Orangutan Threats & Plight

orangutan mother and baby

Like many of the world's beautiful creatures orangutans face many problems none more important than the fact that orangutans are endangered. Here we take a look at the detail surrounding why orangutans are endangered plus what efforts are being made to counteract this happening.

Why are Orangutans Endangered?

Orangutans live in the rainforests of Borneo and Malaysia and rely on their habitat for their survival as they live in the trees spending very little time on the ground at all. So, what is spoiling their habitat and threatening their survival?

  • Unfortunately for the orangutan Malaysia and Borneo are heavily into deforestation which is destroying the habitat of the orangutan.
  • Logging is also another pursuit that affects the habitat of the orangutan with over logging being unlawful. These factors heavily influence whether the orangutan is to survive.
  • Pulp, paper and palm oil companies are also converting the forests into plantations that pose as great a threat as any to the orangutans survival
  • Many orangutans, up to one thousand per year, are also killed for consumption
  • They are considered pests and are caught for the pet trade.
  • Deforestation and poaching in Borneo now restricts the orangutan to the island of Borneo only, while they are listed on the International Union for the Conservation of Nature red list as endangered with fifty thousand of this species remaining.
  • The Sumatran orangutan is listed as critically endangered with only seven thousand of these beautiful creatures left. Numbers are dwindling fast, while there is much to do if we are to not see the demise of the orangutan.

The Illegal Pet Trade

It is illegal to capture baby orangutans to sell on as pets but this trade is none the less thriving in the area. Hundreds of baby orangutans are taken from their mothers every year which is an absolute tragedy! Many of these babies don't reach their destinations and die during the trip as they are not cared for properly by their captors.

Baby orangutans die from falling and hitting the ground hard when poachers kill their mothers. Some die from shock as they watch their mothers killed in an inhumane way by the poachers who seem to forget that these creatures are as close to humans as can be.

Many babies die from diseases they have caught from humans. Orangutans are vulnerable to human diseases which can be fatal for them, while many are kept in such terrible conditions while being transported that they simply do not make it. Like most wild animals orangutans are better left in the wild and make terrible pets as this mode of life is totally unnatural for them.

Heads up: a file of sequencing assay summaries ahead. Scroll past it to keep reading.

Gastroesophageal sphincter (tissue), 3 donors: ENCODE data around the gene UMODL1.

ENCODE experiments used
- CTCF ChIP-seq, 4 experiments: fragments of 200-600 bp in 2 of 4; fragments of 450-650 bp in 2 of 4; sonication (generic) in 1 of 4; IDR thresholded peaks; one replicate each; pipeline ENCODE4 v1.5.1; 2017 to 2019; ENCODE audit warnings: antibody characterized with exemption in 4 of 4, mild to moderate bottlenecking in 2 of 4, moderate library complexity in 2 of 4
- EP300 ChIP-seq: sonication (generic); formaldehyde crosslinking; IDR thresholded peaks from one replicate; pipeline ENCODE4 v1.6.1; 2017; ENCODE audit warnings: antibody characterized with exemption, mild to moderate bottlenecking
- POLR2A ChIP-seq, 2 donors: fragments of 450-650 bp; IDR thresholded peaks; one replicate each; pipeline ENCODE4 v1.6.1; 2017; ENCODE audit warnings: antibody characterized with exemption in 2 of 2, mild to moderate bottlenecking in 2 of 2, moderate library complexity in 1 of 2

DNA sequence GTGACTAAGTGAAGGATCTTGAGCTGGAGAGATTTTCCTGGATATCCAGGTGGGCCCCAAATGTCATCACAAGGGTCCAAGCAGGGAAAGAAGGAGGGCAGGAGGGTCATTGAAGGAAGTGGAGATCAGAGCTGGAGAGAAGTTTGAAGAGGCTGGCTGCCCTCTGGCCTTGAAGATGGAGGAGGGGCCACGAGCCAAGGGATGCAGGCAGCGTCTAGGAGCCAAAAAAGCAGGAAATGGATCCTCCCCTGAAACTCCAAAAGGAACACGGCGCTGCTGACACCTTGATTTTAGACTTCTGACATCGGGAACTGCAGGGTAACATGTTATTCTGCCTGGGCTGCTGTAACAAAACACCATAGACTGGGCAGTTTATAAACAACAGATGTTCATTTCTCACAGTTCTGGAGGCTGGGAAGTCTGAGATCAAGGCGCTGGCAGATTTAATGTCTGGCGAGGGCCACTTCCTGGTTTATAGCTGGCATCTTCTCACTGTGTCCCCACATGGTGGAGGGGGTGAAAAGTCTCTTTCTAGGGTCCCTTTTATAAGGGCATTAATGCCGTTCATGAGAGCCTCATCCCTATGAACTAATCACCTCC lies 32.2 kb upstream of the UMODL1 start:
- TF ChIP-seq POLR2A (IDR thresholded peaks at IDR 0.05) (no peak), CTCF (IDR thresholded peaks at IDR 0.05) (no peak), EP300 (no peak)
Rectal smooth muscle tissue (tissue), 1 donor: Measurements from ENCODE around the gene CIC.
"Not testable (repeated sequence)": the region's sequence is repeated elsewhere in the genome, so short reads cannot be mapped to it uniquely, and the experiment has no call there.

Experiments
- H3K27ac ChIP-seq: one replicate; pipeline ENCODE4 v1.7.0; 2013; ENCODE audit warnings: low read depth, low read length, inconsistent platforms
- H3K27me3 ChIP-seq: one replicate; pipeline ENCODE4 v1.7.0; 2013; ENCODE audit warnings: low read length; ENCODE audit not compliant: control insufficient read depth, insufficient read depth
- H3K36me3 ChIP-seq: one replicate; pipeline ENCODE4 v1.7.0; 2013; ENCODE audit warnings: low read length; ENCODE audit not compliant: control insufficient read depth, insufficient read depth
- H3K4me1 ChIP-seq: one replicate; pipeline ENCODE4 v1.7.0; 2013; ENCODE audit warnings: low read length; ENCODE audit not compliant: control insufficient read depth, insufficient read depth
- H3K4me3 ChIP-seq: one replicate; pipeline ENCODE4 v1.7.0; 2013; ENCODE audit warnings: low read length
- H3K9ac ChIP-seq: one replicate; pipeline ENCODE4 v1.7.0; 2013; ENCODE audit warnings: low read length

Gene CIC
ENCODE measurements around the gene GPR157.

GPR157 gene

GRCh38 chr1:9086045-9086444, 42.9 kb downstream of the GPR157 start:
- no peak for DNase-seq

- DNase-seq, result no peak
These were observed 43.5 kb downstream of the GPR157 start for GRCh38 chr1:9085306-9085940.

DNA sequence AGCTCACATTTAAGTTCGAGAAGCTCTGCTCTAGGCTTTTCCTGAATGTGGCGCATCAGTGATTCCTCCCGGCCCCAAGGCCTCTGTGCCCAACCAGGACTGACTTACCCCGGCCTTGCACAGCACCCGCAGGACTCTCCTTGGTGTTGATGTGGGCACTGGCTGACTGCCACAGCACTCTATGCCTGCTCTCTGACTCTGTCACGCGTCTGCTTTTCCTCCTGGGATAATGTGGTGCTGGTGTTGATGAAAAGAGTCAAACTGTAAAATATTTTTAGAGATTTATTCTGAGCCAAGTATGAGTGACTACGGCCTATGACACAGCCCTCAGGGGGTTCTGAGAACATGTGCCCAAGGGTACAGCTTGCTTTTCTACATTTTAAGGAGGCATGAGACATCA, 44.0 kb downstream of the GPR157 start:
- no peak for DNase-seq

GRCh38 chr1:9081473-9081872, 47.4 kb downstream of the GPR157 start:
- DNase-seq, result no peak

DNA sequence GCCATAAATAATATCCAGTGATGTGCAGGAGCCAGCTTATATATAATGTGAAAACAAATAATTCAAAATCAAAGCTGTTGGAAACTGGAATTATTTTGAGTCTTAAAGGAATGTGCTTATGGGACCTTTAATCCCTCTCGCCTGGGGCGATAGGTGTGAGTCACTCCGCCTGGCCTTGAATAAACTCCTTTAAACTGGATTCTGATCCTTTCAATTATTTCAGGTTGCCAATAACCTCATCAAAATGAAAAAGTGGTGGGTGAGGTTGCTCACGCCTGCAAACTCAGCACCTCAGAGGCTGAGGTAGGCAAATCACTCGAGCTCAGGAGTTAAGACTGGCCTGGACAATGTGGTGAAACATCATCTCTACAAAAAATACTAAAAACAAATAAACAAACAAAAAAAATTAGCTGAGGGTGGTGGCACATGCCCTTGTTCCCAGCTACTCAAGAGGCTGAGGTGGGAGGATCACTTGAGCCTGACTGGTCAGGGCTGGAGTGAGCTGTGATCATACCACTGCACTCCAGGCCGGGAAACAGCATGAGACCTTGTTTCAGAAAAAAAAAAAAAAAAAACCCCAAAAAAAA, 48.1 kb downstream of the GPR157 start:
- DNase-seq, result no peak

Palm Oil

The production of palm oil is one of the biggest threats to orangutan survival, while as it is in demand due to its use in many household products there seems to be no end to companies creating these plantations. Traded globally the demand for palm oil has tripled in recent years.

85% of palm oil growth takes place in areas such as Indonesia and Malaysia with production affecting not only orangutan survival but the people of the rain forests and the climate too. We can all help in our small way by avoiding buying products that contain palm oil. Learn more about the threats to Orangutan and other vital species in Malaysia and Indonesia due to the Palm Oil Industry at Say No to Palm Oil.

Poaching

Orangutans may be hunted for food, while those of us in the western world cannot imagine what it is like to feel so hungry that we would kill a beautiful animal. That said orangutans are often killed as they are considered pests that sometimes steal fruit grown for humans in the area.

Deforestation

deforestation in borneo malaysia

A forest being cleared in Borneo Malaysia to make way for a Palm Oil plantation.

Much of the rainforests are destroyed by illegal logging, burning and clearance by those who wish to replace the rainforest with plantations in order to receive financial gain. Many forests were cleared in order for locals to grow crops, while forest fires lit in the 1990's by locals who wanted to clear the land destroyed huge areas.

These fires raged on as the El Nino season that year was unusually dry adding to the problem. Logging in the 1980's and 90's was really intensive so destroying huge amounts of the forests at any one time. Over logging was and still is a problem in this area with supply far outstripping demand.

Conservation Efforts

Many charities and organisations are involved in conservation projects in the area in the hope of saving the orangutan from extinction. They hope to rescue, rehabilitate and reintroduce orangutans to their natural environment. One such organisation is the Borneo Orangutan Survival Foundation or BOS.

Conservation of the areas eco system is one of conservationist's aims, while supporting projects to protect orangutans is paramount. Conservationist combine education with getting the locals involved with awareness campaigns and development projects. Many zoos have become involved in projects to rear orangutans in order to keep the species going.

Other efforts made include

  • Attempting habitat protection
  • Reintroduction of stolen orangutans that have been sold as pets back into the wild
  • Education
  • Scientific research
  • Caring for orphaned babies until they are ready to go back into the wild
  • Raising awareness of the importance of protecting endangered species
  • Work to encourage policy makers to develop and implement strong policies and laws surrounding orangutan survival

We can only hope that by education plus spreading the word about conservation and how important it is means that the orangutan will be saved from extinction. The problem is being tackled locally by many organisations that cooperate with each other as they have one in the same aim. Working together hopefully will result in this intelligent primate's survival.

More on Orangutans